New Solution for Age Old Heart Condition
Age and Your Heart
Age can impact heart health — but lifestyle and genetics can provide protection.
By Arthur Agatston, MD
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For both men and women, age is a major risk factor for heart disease. The older you are, the more wear and tear there has been on your artery walls, the longer and harder your heart has had to work, and the more time you've had to accumulate arterial plaque. It's not surprising, then, that four out of every five deaths due to heart disease occur in people over age 65.
Men, on average, show signs of cardiovascular disease about 10 years earlier than women do, and on average, men are 5 years younger when they have their first heart attack. Because men tend to get heart disease earlier than women, many women believe that they are at low risk for heart disease. They are mistaken.
Womendoget heart disease, but usually later than men because their female hormones generally offer special protection for the heart while they are premenopausal. However, once a woman reaches menopause, usually in her late forties or early fifties, her estrogen levels sharply decline and her risk of having a heart attack dramatically increases. And by age 65, women are even more likely than men to develop high blood pressure. Notably, a woman who undergoes early menopause is at greater risk for heart disease than her peers who are still menstruating and still cycling estrogen.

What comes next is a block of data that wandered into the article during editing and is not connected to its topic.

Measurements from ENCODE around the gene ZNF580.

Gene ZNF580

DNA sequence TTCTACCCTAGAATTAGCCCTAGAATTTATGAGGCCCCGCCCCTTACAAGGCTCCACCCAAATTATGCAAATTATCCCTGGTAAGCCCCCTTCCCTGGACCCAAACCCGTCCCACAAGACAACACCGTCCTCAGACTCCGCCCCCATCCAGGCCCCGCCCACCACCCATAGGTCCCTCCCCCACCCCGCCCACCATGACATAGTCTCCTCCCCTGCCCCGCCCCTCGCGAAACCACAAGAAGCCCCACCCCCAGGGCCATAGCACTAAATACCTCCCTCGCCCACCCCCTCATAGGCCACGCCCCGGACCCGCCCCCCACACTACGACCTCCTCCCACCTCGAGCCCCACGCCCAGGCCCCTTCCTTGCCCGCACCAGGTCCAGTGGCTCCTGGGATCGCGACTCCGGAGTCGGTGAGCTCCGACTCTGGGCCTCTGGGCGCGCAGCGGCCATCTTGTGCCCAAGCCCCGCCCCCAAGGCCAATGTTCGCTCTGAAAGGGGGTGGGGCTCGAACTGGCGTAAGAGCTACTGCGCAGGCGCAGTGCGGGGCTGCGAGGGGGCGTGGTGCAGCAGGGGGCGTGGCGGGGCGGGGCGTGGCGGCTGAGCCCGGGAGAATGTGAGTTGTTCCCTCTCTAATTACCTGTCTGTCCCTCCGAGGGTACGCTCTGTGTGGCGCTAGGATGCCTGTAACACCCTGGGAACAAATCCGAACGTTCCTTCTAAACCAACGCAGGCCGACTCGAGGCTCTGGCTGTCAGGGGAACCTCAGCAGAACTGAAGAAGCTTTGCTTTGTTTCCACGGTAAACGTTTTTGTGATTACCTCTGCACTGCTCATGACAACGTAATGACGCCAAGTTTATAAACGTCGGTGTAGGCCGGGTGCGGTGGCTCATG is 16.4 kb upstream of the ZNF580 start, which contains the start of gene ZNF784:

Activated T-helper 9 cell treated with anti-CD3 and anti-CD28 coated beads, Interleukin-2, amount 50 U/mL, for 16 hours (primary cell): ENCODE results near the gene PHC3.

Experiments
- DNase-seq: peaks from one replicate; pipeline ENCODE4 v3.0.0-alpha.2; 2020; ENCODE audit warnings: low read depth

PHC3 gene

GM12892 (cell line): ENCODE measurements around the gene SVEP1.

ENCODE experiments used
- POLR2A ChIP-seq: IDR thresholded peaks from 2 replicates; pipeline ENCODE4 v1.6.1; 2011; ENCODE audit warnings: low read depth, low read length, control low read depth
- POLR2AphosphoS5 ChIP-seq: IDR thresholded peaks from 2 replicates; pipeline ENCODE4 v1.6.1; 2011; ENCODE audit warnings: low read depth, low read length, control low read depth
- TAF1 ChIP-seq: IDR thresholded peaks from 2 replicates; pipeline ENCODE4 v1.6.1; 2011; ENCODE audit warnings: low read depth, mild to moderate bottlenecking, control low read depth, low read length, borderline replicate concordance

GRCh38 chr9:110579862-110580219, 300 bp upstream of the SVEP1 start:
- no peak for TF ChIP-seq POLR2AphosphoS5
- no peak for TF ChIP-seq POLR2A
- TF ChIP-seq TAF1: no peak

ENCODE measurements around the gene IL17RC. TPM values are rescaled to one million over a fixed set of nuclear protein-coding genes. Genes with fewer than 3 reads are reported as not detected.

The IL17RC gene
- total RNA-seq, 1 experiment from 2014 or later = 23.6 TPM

Chronological age alone does not tell the whole story. I want to stress that just because you are in your sixties or seventies doesn't mean that your heart health is deteriorating. Recently, I reviewed the heart scan of a 74-year-old male patient who exercised daily and followed a healthy diet. There was absolutely no calcified plaque in his coronary arteries, which meant that his risk of having a heart attack was extremely low. He may have indeed chosen the right parents, but that still doesn't completely account for his good health. Some credit must go to his heart-healthy lifestyle.
That same day, I reviewed the scan of a 58-year-old woman who was overweight and sedentary. Her arteries wereloadedwith plaque, which put her at much greater risk of having a heart attack than my older male patient. My point is that you can have healthy arteries well into old age if you make the right lifestyle and therapeutic choices and take steps to reduce those risk factors that are within your control.
What is really important is the "physiologic" age of your arteries. Just as we are impressed by the sharp minds of many elderly people, we have also seen that they can have young arteries despite their advanced years. In many non-Western societies, where food is not overprocessed and exercise is part of everyday life, the arteries of the elderly are clean and heart attacks and strokes are rarities.
Video: Learn Your Heart's Age at TexasHealth.org/Heart
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